The adoption of the technologies set out above will add to the debate on the intrinsic nature of the hospitality industry: is it a human or technology driven industry. This debate will undoubtedly continue, but we look positively at the notion that the rise in adoption of contactless technology could be another push towards finding a healthy equilibrium between the use of advanced technology in a human-centred industry.

The real power of contactless technology might lie in the additional data and knowledge that hoteliers can gather from these tools. Contactless technology might not be as revolutionary as some make it out to be — it is mostly old tech after all — but its impact can be far reaching.


The Rapid Rise of Touchless Hotel Stays

We don’t need to spend much time analyzing how the current pandemic and its fallout have changed consumer behavior. Just look at the growth of home delivery while physical shops and restaurants are struggling.

Amazon saw second quarter revenues up by 40% compared to 2019. Uber’s delivery business — which includes Uber Eats, Uber Connect, and Uber Freight — was its saving grace, with gross bookings of Uber Delivery growing 113% year-over-year in the second quarter.

Shopping has been moving online for many years now, but it was certainly bolstered in the past months, with the Census Bureau of the Department of Commerce estimating that e-commerce sales in the U.S. grew by 44.5% during Q2, compared to Q2 2019.

Communication has also been forced online, as traveling has become fraught with uncertainty and fear. Companies like Zoom have benefited, seeing its share price rising from just under $69 on January 2nd to $458 on September 1st. A company with around 10 million daily users in December 2019, it is now counting over 300 million users each day.

Questions remain whether behavior changes initiated by the pandemic will last, and it is true that Zoom-fatigue might be a real thing. But there is no question that under the current circumstances, online shopping and virtual meetings offer a safer experience than the in-person alternative. The idea of being able to do these things without coming in contact with other customers is an attractive one.

In-person interaction is and will return as things get safer, but it is surely also true that the touchless experience, where it improves social or commercial interactions, will persist.

This is the idea behind a major push in the hospitality industry to adopt touchless or contactless technologies. Contactless tech is in a boom phase right now.

The importance of contactless interactions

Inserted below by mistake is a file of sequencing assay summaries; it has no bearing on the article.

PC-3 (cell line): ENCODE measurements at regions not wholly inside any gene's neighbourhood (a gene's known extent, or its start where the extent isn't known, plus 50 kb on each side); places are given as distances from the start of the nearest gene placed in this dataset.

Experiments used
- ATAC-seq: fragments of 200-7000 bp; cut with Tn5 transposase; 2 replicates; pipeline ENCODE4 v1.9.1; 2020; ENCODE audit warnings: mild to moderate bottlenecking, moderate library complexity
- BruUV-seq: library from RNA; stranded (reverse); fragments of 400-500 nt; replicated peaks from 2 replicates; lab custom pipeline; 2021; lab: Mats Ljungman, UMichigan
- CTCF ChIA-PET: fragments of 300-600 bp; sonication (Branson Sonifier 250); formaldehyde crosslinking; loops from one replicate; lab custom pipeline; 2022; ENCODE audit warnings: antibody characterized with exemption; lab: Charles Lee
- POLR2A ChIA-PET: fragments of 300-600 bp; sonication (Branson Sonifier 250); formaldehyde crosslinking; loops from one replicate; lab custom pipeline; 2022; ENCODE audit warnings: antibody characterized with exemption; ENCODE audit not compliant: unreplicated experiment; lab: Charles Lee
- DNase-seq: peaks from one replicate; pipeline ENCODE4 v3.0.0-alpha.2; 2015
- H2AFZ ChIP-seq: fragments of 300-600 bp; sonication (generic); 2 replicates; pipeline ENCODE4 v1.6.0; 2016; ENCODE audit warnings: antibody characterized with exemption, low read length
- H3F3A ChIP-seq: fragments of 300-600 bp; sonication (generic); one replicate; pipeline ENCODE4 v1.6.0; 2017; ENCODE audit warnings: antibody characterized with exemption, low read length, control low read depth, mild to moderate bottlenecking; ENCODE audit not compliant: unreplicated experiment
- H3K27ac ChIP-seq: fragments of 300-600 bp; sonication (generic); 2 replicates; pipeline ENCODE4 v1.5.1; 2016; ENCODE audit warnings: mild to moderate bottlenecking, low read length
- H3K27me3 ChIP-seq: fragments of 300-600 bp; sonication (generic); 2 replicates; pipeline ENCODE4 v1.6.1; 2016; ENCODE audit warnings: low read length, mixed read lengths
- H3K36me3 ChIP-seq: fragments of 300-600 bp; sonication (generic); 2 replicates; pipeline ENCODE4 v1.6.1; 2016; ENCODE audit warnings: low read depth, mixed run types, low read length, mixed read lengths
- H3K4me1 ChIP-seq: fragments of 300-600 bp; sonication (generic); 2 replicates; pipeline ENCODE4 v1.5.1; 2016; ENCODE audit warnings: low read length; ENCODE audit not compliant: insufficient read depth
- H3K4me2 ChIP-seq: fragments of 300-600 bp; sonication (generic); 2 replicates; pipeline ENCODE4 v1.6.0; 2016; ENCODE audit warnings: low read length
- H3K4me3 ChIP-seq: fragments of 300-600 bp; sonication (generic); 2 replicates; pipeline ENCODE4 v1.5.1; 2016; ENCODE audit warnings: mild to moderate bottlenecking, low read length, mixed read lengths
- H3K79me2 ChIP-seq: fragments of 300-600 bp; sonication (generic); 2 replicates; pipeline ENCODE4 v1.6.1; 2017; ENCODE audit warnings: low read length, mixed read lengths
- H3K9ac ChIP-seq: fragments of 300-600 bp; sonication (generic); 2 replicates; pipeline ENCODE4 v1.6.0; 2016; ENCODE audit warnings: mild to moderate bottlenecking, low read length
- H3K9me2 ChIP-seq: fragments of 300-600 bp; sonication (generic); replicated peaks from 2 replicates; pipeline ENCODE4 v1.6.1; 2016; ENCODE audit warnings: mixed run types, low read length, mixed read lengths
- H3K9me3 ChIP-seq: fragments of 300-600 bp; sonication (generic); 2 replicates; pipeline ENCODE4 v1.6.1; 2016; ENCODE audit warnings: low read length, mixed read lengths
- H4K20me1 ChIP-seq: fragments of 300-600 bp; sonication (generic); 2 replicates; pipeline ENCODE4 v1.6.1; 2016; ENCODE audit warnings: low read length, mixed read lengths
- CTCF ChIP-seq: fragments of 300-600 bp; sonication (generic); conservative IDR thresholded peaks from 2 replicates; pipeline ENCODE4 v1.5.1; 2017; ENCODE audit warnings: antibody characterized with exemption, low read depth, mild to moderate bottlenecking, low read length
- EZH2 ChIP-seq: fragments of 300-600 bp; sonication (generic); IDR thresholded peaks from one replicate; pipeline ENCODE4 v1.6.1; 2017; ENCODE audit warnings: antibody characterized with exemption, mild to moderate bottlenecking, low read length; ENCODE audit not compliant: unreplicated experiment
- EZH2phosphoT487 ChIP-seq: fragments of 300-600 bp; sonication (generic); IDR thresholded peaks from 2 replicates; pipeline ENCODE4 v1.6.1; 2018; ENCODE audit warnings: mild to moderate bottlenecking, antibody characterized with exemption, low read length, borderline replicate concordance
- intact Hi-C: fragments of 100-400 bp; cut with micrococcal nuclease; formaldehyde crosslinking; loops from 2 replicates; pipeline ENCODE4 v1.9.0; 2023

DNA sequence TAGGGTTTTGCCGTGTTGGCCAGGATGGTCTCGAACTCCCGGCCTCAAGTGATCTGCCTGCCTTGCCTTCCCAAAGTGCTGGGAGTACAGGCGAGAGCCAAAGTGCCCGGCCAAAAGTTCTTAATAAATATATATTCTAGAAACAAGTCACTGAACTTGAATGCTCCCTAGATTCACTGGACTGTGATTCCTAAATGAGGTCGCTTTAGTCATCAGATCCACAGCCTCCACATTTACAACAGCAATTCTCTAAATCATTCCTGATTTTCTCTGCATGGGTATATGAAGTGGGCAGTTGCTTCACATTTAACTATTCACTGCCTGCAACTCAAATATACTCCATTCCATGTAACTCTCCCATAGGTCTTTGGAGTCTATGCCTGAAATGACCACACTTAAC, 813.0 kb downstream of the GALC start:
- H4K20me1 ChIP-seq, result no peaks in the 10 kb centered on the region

Before we take a look at the types of contactless technology that hotels are implementing, it is important to place this issue in the broader travel landscape we are currently faced with.

COVID has completely upended the hotel industry, with many hotels closing temporarily, and some permanently. As the large majority of hotels have now luckily reopened, guest and staff safety has become the prime concern for hoteliers.

Cleaning protocols are front and center to ensure that the chance of infection in hotel properties is minimal. Many hotel booking sites have played into the notion that health and safety has become much more important to travelers as well. Booking.com, for example, has added a “properties that take health & safety measures” filter to its search results.

Deloitte Digital undertook a number of consumer surveys between April and July 2020, and found that 41% of respondents wanted to receive information outlining cleaning protocols. More importantly, 70% expects hand sanitizer to be available in hotel properties, and 79% of guests would feel more comfortable if provided with sanitizing wipes. 44% of hotel guests would prefer to take cleaning into their own hands during their stay, foregoing daily housekeeping services.

Next to added cleaning protocols, hotels in some areas like the United Kingdom or New York City are now also required to track and trace their guests. This has resulted in companies like Stampede or DoorSentinels to jump in and offer tech solutions to help hoteliers in this new requirement.

Some destinations have also recommended hotels should check guest and staff temperatures. Wireless Guardian CEO Jason Dumas told Skift Research that inquiries into their thermal cameras — which measure temperatures of anyone walking into the lobby and can automatically notify people with a raised temperature — had increased “drastically.”

With the added focus on health and safety, and social distancing, vacation rentals have been better placed to weather the current storm. Rentals tend to offer travelers more secluded alternatives to crowded hotel lobbies and elevators, although a recent Skift Research survey found that more travelers trust the cleaning protocols of branded hotels than any other type of accommodation.

Exhibit 1: Travel accommodation safety credentials are of prime importance